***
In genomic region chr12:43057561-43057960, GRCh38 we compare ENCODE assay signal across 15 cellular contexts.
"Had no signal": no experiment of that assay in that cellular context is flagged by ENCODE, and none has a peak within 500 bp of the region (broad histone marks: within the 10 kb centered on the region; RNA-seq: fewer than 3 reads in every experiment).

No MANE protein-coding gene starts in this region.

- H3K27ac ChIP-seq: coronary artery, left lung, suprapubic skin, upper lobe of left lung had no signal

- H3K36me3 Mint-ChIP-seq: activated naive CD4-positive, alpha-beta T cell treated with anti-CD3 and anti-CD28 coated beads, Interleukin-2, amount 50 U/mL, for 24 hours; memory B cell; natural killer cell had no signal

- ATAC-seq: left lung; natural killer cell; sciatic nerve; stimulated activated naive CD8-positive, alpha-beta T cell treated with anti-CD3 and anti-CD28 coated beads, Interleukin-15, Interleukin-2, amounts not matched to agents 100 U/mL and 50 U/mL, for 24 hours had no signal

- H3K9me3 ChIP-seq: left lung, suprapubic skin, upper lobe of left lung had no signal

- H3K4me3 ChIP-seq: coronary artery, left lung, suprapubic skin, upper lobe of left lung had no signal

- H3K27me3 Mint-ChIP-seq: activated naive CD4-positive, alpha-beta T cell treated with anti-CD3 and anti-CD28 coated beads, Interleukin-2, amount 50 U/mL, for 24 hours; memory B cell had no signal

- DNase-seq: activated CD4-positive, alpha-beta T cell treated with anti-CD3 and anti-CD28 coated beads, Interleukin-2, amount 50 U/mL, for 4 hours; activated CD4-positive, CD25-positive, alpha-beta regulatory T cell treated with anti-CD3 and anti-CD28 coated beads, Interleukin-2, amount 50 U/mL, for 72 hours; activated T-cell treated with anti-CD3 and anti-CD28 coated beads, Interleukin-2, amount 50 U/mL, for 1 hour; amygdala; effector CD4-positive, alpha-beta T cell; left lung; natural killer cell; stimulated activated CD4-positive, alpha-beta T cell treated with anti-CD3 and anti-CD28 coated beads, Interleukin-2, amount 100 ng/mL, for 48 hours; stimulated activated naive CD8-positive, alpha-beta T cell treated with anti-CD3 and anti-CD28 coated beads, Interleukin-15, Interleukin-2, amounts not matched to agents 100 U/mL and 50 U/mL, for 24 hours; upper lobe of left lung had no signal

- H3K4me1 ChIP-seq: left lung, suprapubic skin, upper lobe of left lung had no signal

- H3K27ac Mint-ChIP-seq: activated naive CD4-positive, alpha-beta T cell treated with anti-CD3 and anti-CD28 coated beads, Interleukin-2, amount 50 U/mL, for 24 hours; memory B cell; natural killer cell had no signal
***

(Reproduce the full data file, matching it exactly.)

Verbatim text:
In genomic region chr12:43057561-43057960, GRCh38 we compare ENCODE assay signal across 15 cellular contexts.
"Had no signal": no experiment of that assay in that cellular context is flagged by ENCODE, and none has a peak within 500 bp of the region (broad histone marks: within the 10 kb centered on the region; RNA-seq: fewer than 3 reads in every experiment).

No MANE protein-coding gene starts in this region.

- H3K27ac ChIP-seq: coronary artery, left lung, suprapubic skin, upper lobe of left lung had no signal

- H3K36me3 Mint-ChIP-seq: activated naive CD4-positive, alpha-beta T cell treated with anti-CD3 and anti-CD28 coated beads, Interleukin-2, amount 50 U/mL, for 24 hours; memory B cell; natural killer cell had no signal

- ATAC-seq: left lung; natural killer cell; sciatic nerve; stimulated activated naive CD8-positive, alpha-beta T cell treated with anti-CD3 and anti-CD28 coated beads, Interleukin-15, Interleukin-2, amounts not matched to agents 100 U/mL and 50 U/mL, for 24 hours had no signal

- H3K9me3 ChIP-seq: left lung, suprapubic skin, upper lobe of left lung had no signal

- H3K4me3 ChIP-seq: coronary artery, left lung, suprapubic skin, upper lobe of left lung had no signal

- H3K27me3 Mint-ChIP-seq: activated naive CD4-positive, alpha-beta T cell treated with anti-CD3 and anti-CD28 coated beads, Interleukin-2, amount 50 U/mL, for 24 hours; memory B cell had no signal

- DNase-seq: activated CD4-positive, alpha-beta T cell treated with anti-CD3 and anti-CD28 coated beads, Interleukin-2, amount 50 U/mL, for 4 hours; activated CD4-positive, CD25-positive, alpha-beta regulatory T cell treated with anti-CD3 and anti-CD28 coated beads, Interleukin-2, amount 50 U/mL, for 72 hours; activated T-cell treated with anti-CD3 and anti-CD28 coated beads, Interleukin-2, amount 50 U/mL, for 1 hour; amygdala; effector CD4-positive, alpha-beta T cell; left lung; natural killer cell; stimulated activated CD4-positive, alpha-beta T cell treated with anti-CD3 and anti-CD28 coated beads, Interleukin-2, amount 100 ng/mL, for 48 hours; stimulated activated naive CD8-positive, alpha-beta T cell treated with anti-CD3 and anti-CD28 coated beads, Interleukin-15, Interleukin-2, amounts not matched to agents 100 U/mL and 50 U/mL, for 24 hours; upper lobe of left lung had no signal

- H3K4me1 ChIP-seq: left lung, suprapubic skin, upper lobe of left lung had no signal

- H3K27ac Mint-ChIP-seq: activated naive CD4-positive, alpha-beta T cell treated with anti-CD3 and anti-CD28 coated beads, Interleukin-2, amount 50 U/mL, for 24 hours; memory B cell; natural killer cell had no signal